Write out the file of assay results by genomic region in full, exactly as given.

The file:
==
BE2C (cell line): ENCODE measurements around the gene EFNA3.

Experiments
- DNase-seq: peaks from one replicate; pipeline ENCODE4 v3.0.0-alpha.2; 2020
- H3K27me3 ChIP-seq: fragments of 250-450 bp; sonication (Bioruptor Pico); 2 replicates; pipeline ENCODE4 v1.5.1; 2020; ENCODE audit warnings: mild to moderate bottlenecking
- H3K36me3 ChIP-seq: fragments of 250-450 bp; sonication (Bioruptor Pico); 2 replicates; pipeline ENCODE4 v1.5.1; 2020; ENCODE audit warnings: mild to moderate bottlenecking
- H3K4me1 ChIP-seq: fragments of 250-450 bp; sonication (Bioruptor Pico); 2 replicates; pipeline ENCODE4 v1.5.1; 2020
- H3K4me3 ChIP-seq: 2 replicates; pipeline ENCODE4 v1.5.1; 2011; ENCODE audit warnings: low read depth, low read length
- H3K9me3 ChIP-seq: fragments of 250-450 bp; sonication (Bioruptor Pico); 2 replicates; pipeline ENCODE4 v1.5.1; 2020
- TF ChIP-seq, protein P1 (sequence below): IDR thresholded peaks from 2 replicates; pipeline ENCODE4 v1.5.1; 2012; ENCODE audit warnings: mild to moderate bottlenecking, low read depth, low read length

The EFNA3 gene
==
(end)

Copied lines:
BE2C (cell line): ENCODE measurements around the gene EFNA3.

Experiments
- DNase-seq: peaks from one replicate; pipeline ENCODE4 v3.0.0-alpha.2; 2020
- H3K27me3 ChIP-seq: fragments of 250-450 bp; sonication (Bioruptor Pico); 2 replicates; pipeline ENCODE4 v1.5.1; 2020; ENCODE audit warnings: mild to moderate bottlenecking
- H3K36me3 ChIP-seq: fragments of 250-450 bp; sonication (Bioruptor Pico); 2 replicates; pipeline ENCODE4 v1.5.1; 2020; ENCODE audit warnings: mild to moderate bottlenecking
- H3K4me1 ChIP-seq: fragments of 250-450 bp; sonication (Bioruptor Pico); 2 replicates; pipeline ENCODE4 v1.5.1; 2020
- H3K4me3 ChIP-seq: 2 replicates; pipeline ENCODE4 v1.5.1; 2011; ENCODE audit warnings: low read depth, low read length
- H3K9me3 ChIP-seq: fragments of 250-450 bp; sonication (Bioruptor Pico); 2 replicates; pipeline ENCODE4 v1.5.1; 2020
- TF ChIP-seq, protein P1 (sequence below): IDR thresholded peaks from 2 replicates; pipeline ENCODE4 v1.5.1; 2012; ENCODE audit warnings: mild to moderate bottlenecking, low read depth, low read length

The EFNA3 gene